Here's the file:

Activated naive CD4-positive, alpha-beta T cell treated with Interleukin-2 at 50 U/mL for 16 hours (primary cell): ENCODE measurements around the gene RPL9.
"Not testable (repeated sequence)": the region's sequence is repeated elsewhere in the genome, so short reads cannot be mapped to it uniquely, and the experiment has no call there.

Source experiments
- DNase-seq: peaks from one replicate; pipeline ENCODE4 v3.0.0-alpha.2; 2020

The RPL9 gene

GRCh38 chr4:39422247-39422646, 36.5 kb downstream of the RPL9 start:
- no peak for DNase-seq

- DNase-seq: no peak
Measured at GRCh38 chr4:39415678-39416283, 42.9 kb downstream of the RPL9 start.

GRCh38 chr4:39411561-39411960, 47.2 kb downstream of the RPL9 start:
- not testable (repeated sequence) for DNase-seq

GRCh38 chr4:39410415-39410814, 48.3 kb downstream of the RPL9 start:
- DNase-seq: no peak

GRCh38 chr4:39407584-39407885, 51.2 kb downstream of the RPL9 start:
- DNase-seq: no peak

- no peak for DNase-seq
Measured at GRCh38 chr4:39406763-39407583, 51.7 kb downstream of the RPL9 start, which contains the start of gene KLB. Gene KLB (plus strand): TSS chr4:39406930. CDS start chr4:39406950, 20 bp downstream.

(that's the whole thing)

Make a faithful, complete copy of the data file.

Activated naive CD4-positive, alpha-beta T cell treated with Interleukin-2 at 50 U/mL for 16 hours (primary cell): ENCODE measurements around the gene RPL9.
"Not testable (repeated sequence)": the region's sequence is repeated elsewhere in the genome, so short reads cannot be mapped to it uniquely, and the experiment has no call there.

Source experiments
- DNase-seq: peaks from one replicate; pipeline ENCODE4 v3.0.0-alpha.2; 2020

The RPL9 gene

GRCh38 chr4:39422247-39422646, 36.5 kb downstream of the RPL9 start:
- no peak for DNase-seq

- DNase-seq: no peak
Measured at GRCh38 chr4:39415678-39416283, 42.9 kb downstream of the RPL9 start.

GRCh38 chr4:39411561-39411960, 47.2 kb downstream of the RPL9 start:
- not testable (repeated sequence) for DNase-seq

GRCh38 chr4:39410415-39410814, 48.3 kb downstream of the RPL9 start:
- DNase-seq: no peak

GRCh38 chr4:39407584-39407885, 51.2 kb downstream of the RPL9 start:
- DNase-seq: no peak

- no peak for DNase-seq
Measured at GRCh38 chr4:39406763-39407583, 51.7 kb downstream of the RPL9 start, which contains the start of gene KLB. Gene KLB (plus strand): TSS chr4:39406930. CDS start chr4:39406950, 20 bp downstream.